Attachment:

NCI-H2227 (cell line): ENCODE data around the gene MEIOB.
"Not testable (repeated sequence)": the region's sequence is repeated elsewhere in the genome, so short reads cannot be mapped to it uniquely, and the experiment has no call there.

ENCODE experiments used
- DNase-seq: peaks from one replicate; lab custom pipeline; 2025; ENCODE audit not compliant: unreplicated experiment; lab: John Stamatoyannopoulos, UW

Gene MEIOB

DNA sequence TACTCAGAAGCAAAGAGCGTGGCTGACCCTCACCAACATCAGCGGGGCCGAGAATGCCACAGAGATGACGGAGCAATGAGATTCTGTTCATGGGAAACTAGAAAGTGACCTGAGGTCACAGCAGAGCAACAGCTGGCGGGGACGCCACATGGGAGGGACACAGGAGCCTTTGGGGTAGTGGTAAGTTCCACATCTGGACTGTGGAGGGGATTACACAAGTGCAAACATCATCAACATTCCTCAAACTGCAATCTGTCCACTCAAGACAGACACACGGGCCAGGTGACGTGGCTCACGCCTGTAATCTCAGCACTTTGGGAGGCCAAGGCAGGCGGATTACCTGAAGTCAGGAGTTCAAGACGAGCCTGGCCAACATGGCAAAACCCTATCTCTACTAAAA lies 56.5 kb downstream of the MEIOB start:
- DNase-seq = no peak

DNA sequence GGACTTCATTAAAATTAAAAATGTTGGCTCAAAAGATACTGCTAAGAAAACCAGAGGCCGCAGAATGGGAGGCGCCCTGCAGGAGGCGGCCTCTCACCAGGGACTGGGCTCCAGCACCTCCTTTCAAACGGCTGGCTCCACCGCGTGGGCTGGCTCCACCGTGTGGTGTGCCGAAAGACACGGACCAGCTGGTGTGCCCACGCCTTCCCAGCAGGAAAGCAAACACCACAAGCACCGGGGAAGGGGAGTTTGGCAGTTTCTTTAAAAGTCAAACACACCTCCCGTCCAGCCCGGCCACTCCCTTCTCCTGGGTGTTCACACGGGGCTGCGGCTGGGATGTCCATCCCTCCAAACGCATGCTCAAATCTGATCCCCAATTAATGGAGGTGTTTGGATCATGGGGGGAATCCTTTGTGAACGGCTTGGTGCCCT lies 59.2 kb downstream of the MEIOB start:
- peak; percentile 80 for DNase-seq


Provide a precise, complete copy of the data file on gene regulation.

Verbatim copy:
NCI-H2227 (cell line): ENCODE data around the gene MEIOB.
"Not testable (repeated sequence)": the region's sequence is repeated elsewhere in the genome, so short reads cannot be mapped to it uniquely, and the experiment has no call there.

ENCODE experiments used
- DNase-seq: peaks from one replicate; lab custom pipeline; 2025; ENCODE audit not compliant: unreplicated experiment; lab: John Stamatoyannopoulos, UW

Gene MEIOB

DNA sequence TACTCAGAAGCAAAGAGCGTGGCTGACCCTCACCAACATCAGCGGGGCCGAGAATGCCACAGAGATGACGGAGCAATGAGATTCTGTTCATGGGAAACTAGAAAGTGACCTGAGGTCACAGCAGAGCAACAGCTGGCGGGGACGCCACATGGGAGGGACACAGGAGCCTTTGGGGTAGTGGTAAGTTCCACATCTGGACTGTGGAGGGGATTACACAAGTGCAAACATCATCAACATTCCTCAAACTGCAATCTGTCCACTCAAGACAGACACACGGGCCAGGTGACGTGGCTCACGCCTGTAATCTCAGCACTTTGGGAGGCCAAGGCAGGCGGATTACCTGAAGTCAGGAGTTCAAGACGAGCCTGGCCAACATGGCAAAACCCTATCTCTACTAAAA lies 56.5 kb downstream of the MEIOB start:
- DNase-seq = no peak

DNA sequence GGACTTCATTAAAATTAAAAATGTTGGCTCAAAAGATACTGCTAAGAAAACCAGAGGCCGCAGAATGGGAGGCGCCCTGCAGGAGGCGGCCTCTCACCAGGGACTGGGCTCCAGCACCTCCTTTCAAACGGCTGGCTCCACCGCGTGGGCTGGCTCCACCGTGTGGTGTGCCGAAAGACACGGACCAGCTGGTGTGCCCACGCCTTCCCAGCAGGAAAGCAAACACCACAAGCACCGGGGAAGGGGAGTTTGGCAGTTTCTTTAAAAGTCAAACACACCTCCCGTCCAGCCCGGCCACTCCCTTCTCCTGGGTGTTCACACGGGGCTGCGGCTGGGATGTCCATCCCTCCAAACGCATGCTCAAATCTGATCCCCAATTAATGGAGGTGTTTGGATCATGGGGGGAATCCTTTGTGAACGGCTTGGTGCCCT lies 59.2 kb downstream of the MEIOB start:
- peak; percentile 80 for DNase-seq